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It appears that at least some of the folks who read this column are closely following the awards and nominations that come out in advance of the Oscars. The following question popped up in my inbox:
The Producers Guild of America nominated three science fiction films for their Best Picture award. Do you think that will mean anything for the Oscars?
My answer: It might.
For those of you not keeping up with awards stuff, the three scifi movies the Producers Guild nominated are Avatar, District 9 and Star Trek. Avatar is no real surprise; it's been nominated for four Golden Globes (including Best Picture, Drama), and it's going to be a very real contender for the Academy Awards. District 9 and Star Trek, on the other hand, were enough of a surprise that The Los Angeles Times headlined the strength of the genre in its article on the matter (the non-genre nominees: An Education, The Hurt Locker, Inglourious Basterds, Invictus, Precious, Up and Up in the Air).
The presence of three science fiction movies in the mix is significant in that the Producers Guild has not been notably friendly to scifi before and because, as with the Academy Awards, it expanded its Best Picture category this year from five movies to ten. So both of these add some real interest into the mix when prognosticating about how the genre will do come Oscar time. Many of the folks in the Producers Guild are also in the Academy, and it seems unlikely that their Best Picture votes would change substantially. So I think the chances of District 9 and Star Trek showing up on the Oscar Best Picture ballot have increased a bit.
One thing I think science fiction fans should keep in mind, however, is that these movies may have been nominated in spite of being science fiction -- or at the very least, their scifi aspects may have been neutral factors, while other factors about their production were more significant in the nomination calculus. For example, all three were big box office hits, and having a mix of commercially-successful-yet-critically-acceptable movies to go with lesser-seen-but-critically-loved flicks allows for just the sort of cinematic spread that opening up the Best Picture lists was supposed to do. That they happened to be scifi might have been aside the point.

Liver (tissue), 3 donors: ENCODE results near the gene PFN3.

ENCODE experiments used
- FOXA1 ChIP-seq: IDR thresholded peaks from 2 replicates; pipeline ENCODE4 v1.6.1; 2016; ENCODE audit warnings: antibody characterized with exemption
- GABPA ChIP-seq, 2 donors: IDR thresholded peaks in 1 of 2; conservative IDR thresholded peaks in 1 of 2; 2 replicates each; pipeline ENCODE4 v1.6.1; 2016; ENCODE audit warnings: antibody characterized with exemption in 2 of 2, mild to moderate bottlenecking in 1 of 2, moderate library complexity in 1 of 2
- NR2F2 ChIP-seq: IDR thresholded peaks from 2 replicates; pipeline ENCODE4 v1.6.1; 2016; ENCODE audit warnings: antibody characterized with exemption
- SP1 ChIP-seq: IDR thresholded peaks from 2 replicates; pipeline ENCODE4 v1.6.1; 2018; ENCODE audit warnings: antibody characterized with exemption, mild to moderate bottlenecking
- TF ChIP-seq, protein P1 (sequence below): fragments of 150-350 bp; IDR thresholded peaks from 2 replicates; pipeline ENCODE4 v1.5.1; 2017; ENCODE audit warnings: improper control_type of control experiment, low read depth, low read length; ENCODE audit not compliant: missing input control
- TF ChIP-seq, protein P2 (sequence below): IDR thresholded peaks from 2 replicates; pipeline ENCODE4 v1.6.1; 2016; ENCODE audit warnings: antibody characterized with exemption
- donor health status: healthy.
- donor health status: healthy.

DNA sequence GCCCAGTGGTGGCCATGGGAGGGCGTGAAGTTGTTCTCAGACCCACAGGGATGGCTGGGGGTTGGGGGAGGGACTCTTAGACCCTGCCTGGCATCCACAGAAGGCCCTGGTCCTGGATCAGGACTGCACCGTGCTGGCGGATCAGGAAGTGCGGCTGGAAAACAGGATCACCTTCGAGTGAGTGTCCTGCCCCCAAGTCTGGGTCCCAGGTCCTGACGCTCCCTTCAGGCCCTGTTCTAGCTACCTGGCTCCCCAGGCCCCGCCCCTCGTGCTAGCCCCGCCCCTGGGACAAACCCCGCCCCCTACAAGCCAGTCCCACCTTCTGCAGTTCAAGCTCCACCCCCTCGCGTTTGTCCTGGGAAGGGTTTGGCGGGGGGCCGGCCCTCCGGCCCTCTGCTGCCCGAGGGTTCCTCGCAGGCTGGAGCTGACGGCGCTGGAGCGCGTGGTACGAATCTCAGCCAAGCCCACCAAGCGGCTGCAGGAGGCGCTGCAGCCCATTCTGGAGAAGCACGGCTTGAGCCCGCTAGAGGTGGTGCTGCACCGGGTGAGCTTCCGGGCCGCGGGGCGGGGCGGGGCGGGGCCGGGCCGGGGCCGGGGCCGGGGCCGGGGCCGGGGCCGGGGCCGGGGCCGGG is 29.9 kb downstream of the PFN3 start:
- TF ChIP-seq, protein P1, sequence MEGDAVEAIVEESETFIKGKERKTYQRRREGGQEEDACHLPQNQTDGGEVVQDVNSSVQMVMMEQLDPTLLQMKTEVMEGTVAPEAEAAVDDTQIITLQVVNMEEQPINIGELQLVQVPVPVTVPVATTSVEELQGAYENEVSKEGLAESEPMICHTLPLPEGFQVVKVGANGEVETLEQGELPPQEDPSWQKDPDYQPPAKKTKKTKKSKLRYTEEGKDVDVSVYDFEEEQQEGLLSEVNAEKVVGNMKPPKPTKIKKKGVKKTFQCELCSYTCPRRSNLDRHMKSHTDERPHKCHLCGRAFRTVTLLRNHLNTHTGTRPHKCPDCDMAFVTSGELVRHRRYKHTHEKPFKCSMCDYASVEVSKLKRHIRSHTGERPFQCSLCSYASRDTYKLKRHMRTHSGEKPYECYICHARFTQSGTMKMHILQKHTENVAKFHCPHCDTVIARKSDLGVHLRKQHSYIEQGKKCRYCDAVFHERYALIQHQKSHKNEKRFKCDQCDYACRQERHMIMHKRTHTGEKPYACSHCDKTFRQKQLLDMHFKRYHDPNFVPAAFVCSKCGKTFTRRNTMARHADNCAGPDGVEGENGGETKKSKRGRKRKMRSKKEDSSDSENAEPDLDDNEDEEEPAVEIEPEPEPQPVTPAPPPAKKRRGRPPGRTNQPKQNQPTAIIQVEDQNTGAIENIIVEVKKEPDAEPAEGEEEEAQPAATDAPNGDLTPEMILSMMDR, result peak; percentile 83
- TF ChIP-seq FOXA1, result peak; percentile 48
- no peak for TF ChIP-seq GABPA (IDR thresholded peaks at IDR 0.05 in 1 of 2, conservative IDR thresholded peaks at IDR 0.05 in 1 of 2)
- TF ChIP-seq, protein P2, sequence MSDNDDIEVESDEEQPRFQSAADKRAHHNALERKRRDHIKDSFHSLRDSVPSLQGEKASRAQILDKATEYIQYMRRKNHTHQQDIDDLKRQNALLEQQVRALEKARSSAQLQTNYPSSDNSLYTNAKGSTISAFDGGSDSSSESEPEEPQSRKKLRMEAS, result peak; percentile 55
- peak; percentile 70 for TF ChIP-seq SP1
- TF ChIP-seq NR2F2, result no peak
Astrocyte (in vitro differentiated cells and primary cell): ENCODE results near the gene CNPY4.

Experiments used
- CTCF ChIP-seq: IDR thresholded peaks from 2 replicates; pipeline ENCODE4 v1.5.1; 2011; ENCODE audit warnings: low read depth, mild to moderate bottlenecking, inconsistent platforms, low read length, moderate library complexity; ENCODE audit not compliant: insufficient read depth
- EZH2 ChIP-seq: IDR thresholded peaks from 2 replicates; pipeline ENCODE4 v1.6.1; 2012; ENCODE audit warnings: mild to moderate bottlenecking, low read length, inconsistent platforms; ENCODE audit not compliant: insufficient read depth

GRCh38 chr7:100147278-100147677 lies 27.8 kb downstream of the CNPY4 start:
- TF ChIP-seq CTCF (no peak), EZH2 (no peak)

Beyond this, from a movie producer's point of view, Avatar gets points for being the new technical state of art, Star Trek gets a nod because reviving a failed and formerly profitable franchise is harder than it looks, and District 9 is an example of innovation coming cheap and from out of nowhere (for the values of "out of nowhere," which include Peter Jackson). None of this is necessarily about the movies' subject matter directly.
The other matter to consider is that although I think District 9 and Star Trek's chances to get on the Academy Best Picture slate have gone up a bit, producers aren't the only members of the Academy, of which everyone gets a vote for Best Picture. Consider that the largest branch of the Academy is the actor's branch, and while all three of these scifi flicks have things to recommend them, their performances aren't what stands out most. That might be a relevant factor when the actors make their Best Picture picks. If District 9 and Star Trek don't eventually make the final Oscar cut, my bet is that it will have been the actors who will have denied them.
Ironically, the one scifi flick with a really impressive acting performance, Moon, has been basically abandoned by its distributor when it comes to Oscar campaigning. It's possible that Sam Rockwell's turn as a lonely lunar resident might still get love, but the fact is there are a lot of impressive acting performances out there, and having one's studio doing some marketing come nomination time will make a difference when people are sitting with their pens, trying to remember what they liked in the last year. So I suspect Moon is going to miss out. Sorry, Sam; you deserve better.
Which is not to say scifi fans shouldn't have cause to celebrate. Three genre flicks landing on the nomination slate for a significant Hollywood award is an accomplishment no matter how it gets done, and if being a scifi movie is actually still a detriment to being considered for Best Picture, the fact that three managed to do it nonetheless is an achievement to savor. We'll see what it means for the Oscars soon enough, in any event.
Winner of the Hugo Award and the John W. Campbell Award for Best New Writer, John Scalzi is the author of The Rough Guide to Sci-Fi Movies and the novels Old Man's War and Zoe's Tale. He's also Creative Consultant for the Stargate: Universe television series. His column appears every Thursday.